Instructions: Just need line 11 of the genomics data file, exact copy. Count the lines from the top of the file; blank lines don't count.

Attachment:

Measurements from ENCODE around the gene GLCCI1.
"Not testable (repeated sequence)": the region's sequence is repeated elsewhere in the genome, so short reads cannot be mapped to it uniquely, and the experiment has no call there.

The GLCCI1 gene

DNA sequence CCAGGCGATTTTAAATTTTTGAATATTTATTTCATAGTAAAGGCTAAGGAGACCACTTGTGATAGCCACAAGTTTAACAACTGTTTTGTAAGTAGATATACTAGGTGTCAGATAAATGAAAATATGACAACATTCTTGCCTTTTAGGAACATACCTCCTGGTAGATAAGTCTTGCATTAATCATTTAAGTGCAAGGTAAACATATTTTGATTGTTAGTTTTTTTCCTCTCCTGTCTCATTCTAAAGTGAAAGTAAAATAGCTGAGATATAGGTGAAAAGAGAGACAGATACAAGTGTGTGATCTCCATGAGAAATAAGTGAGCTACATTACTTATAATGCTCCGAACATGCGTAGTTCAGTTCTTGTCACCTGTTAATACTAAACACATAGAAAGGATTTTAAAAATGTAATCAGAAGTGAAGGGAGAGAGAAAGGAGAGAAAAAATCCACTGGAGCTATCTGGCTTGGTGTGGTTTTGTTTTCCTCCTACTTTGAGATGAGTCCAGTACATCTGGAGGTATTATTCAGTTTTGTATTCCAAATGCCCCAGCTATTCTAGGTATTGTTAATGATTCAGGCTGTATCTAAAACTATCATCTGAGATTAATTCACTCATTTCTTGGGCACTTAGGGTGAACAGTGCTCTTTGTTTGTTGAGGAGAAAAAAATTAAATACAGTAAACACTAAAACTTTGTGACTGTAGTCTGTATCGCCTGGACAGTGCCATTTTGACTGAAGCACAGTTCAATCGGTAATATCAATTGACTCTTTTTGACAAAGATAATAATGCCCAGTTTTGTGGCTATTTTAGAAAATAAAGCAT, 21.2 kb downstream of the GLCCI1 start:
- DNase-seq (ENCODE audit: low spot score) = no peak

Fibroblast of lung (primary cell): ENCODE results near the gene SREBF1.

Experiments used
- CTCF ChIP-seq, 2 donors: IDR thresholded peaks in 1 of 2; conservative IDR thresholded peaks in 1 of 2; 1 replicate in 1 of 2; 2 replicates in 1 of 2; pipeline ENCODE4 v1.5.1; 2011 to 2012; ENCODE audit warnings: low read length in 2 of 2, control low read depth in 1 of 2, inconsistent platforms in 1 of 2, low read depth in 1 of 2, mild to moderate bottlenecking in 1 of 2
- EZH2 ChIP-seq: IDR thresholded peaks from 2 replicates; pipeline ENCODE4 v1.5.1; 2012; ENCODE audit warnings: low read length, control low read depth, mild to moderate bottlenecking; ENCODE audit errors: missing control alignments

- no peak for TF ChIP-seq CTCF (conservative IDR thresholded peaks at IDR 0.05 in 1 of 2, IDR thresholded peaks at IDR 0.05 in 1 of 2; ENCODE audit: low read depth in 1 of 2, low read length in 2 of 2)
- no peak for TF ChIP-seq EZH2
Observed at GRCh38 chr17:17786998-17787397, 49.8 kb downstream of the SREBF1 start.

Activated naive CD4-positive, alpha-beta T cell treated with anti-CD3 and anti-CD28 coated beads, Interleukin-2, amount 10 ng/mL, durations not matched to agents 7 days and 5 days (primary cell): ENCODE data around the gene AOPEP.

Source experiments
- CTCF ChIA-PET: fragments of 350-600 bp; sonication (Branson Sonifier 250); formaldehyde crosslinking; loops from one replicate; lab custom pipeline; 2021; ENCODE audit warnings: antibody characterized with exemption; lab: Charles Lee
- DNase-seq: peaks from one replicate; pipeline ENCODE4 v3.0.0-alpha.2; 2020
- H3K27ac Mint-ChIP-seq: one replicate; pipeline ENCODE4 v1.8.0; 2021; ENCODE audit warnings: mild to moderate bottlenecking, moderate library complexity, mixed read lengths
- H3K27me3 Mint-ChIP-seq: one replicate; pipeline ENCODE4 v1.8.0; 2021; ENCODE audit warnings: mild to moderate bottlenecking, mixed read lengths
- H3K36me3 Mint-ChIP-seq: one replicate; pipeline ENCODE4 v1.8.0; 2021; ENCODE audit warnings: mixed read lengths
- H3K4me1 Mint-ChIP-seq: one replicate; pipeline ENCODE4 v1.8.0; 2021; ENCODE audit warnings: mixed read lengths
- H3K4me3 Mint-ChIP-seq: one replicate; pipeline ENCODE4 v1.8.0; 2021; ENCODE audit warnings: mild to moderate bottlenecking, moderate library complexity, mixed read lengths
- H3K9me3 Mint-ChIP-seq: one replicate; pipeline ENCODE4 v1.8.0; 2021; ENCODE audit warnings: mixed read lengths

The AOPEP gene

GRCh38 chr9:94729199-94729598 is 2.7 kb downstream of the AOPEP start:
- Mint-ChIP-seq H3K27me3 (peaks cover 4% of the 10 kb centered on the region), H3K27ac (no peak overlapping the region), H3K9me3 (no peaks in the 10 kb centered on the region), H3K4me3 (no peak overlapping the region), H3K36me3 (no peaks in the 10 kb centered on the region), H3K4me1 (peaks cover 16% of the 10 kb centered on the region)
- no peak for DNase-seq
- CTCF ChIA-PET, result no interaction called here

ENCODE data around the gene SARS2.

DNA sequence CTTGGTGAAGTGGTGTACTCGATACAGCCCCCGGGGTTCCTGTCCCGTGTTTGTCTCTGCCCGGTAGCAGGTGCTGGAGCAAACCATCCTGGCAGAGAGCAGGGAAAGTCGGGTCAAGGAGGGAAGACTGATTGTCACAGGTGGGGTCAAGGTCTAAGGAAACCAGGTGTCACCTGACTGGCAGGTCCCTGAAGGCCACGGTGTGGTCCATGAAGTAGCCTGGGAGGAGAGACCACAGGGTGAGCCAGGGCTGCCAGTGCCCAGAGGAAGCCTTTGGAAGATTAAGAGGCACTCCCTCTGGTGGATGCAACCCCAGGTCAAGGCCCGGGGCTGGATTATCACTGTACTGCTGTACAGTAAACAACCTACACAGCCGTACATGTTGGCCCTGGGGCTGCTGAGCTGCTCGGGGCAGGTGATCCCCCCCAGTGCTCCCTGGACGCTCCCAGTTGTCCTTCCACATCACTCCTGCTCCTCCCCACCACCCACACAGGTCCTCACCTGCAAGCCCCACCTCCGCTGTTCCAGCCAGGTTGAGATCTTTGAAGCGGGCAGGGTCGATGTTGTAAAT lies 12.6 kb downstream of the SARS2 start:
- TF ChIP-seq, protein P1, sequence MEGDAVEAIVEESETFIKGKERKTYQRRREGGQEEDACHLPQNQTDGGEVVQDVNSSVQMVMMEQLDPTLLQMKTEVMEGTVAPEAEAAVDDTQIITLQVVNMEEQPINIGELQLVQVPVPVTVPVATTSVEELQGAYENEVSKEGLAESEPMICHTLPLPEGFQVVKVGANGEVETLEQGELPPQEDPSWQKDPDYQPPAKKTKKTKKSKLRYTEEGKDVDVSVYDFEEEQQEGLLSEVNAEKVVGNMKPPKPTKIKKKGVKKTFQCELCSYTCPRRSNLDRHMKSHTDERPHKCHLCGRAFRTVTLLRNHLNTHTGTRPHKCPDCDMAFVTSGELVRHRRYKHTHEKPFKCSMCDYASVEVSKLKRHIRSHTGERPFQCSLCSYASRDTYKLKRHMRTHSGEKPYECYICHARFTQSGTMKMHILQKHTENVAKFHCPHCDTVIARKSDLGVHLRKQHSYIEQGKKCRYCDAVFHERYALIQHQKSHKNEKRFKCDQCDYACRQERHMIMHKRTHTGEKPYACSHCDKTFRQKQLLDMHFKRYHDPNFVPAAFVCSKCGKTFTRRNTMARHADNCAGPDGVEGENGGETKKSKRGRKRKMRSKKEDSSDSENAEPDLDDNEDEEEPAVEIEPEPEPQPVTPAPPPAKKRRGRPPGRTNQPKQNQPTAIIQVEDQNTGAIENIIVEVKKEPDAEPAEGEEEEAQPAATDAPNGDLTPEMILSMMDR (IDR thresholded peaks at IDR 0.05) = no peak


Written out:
- no peak for TF ChIP-seq EZH2